Without a clear path forward, I agree with them and continue to oppose the use of military force in Syria.

Watch and read some of the interviews we’ve done about Syria.

KASU - Boozman discusses Syria, and reflects on 9/11
40/29 - Why Sen. Boozman says he'll vote no on Syria
Magnolia Reporter - Sen. Boozman thinks this is the wrong time to strike Syria
Hot Springs Sentinel-Record Boozman skeptical on action in Syria (subscription required)
Arkansas Democrat Gazette - Hoping Obama listens, say 5 Arkansans in Congress (subscription required)

In case you missed it, I sat down with Craig Cannon at KHOG 40/29 to talk about my concerns with the President's request to attack Syria. The Senate will be debating this proposal when we resume next week. So far I have not been convinced that President Obama's approach is the only way to address Bashir Assad's brutality. I continue to evaluate the President's case and the language of the Senate resolution, but remain opposed to military action at this point.

According to the Navy Times, President Obama has decided to give our servicemen and women a smaller raise than the 1.8 percent increase approved by Congress.

Under a Congressionally-approved federal pay formula, U.S. servicemen and women are slated to receive a 1.8 percent raise come January 1st. However, President Obama has announced that he wants to cap the increase at 1 percent.

As the Navy Times story indicates, President Obama’s letter to Congress about his decision said the U.S. is recovering “from serious economic conditions affecting the general welfare” requiring efforts to stay “on a sustainable fiscal course.”

It is true that Washington is spending at an out-of-control pace, but the first step in changing course is by prioritizing. Out of all of the U.S.’s financial obligations, the men and women who put their lives on the line to defend our freedoms must be placed at the top of the list. This is all the more important if you are considering obligating our already overextended military in another engagement.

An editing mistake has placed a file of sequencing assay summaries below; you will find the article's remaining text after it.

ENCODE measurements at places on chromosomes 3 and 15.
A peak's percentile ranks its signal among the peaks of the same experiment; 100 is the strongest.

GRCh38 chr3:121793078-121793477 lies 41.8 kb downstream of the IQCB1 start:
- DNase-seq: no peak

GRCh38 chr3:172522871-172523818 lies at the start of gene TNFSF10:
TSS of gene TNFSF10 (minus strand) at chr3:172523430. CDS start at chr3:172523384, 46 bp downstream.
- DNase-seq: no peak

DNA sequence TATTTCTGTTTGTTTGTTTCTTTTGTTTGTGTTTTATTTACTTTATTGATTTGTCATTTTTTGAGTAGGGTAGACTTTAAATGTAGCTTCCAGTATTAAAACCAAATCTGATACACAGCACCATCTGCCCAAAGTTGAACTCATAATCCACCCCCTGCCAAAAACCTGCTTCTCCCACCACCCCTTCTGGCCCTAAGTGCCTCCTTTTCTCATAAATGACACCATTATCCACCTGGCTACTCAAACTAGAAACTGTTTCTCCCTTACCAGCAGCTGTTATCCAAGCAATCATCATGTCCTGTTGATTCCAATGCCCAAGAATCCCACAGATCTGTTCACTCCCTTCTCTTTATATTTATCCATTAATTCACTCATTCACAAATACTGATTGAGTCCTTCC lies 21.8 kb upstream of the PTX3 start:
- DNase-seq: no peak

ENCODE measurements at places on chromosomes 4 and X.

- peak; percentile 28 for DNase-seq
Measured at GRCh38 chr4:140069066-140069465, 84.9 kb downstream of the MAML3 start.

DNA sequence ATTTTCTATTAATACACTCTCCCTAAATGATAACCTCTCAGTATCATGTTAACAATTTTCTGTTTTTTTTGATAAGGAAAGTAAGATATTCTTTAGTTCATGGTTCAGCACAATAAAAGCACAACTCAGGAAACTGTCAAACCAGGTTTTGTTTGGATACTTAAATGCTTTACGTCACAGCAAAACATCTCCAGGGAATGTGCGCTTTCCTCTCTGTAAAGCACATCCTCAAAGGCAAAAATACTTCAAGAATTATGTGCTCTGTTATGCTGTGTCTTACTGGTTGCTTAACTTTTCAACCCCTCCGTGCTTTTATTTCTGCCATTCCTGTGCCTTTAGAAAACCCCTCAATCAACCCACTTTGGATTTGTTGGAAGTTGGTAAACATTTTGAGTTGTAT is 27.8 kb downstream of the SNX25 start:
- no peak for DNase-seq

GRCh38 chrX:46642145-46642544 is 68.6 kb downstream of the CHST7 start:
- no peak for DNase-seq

The President has not only failed to fulfill his promise to go through the federal budget with a scalpel, but resisted the opportunity when it was offered up by Congress to avoid arbitrary cuts through the sequester. The President then went further to try and make certain constituencies “feel the pain” by opting for government furloughs and closing down White House Tours to the public rather than eliminating waste, all in an effort to convince the American people that any reductions to the growth of government would spell Armageddon.

We have two major budget battles on the horizon—a continuing resolution to keep the government operating and a request to increase the debt limit to avoid defaulting on our obligations. These two immediate concerns do not abdicate our responsibility to bring the individual appropriations bills to the floor. These are the times for us to fight our spending battles. Not with pay for our troops. I will work with my colleagues to override the President’s decision and ensure our servicemen and women remain at the top of our priority list when it comes to how we allocate our money. 

Sep 03 2013

Ag Tour in the News

Last week we visited 15 counties throughout the state for our annual Agriculture Tour. We talked with family farmers, facility managers, agriculture researchers and others who make their living growing, processing, and securing our supply of food and fiber. Agriculture is Arkansas’s top industry we want to make sure the policies Congress is crafting will improve productivity for our agribusinesses. This is especially important as we face the September 30, 2013 expiration of the Farm Bill, which is the legislation that dictates our nation’s agriculture policy. I wanted to share some of the stories about our visits during the tour.

NWA Online
Boozman: Farm Debate Will Go Past Month’s End
Hope Star
Senator takes agri tour
Hot Springs Sentinel Record
Boozman speaks at Job Corps graduation
Texarkana Gazette
Boozman discusses agriculture, economy in visit to De Queen
Times Record
Boozman To Push For Farm Bill, Aid For Scott County Flood Damage
KFSM
Boozman Works to Bring Money to Scott County Flood Victims

There is no doubt that the suffering that is being inflicted upon the Syrian people caught in a civil war to free the country from a brutal, authoritarian regime calls for a response from the international community. Confirmation that Bashar Assad’s regime used a nerve agent against civilians, killing over a thousand in the process, defines the gravity of the situation. The use of chemical weapons, banned by international law for over 100 years, is a crime against humanity. There certainly is a need for world powers to intervene.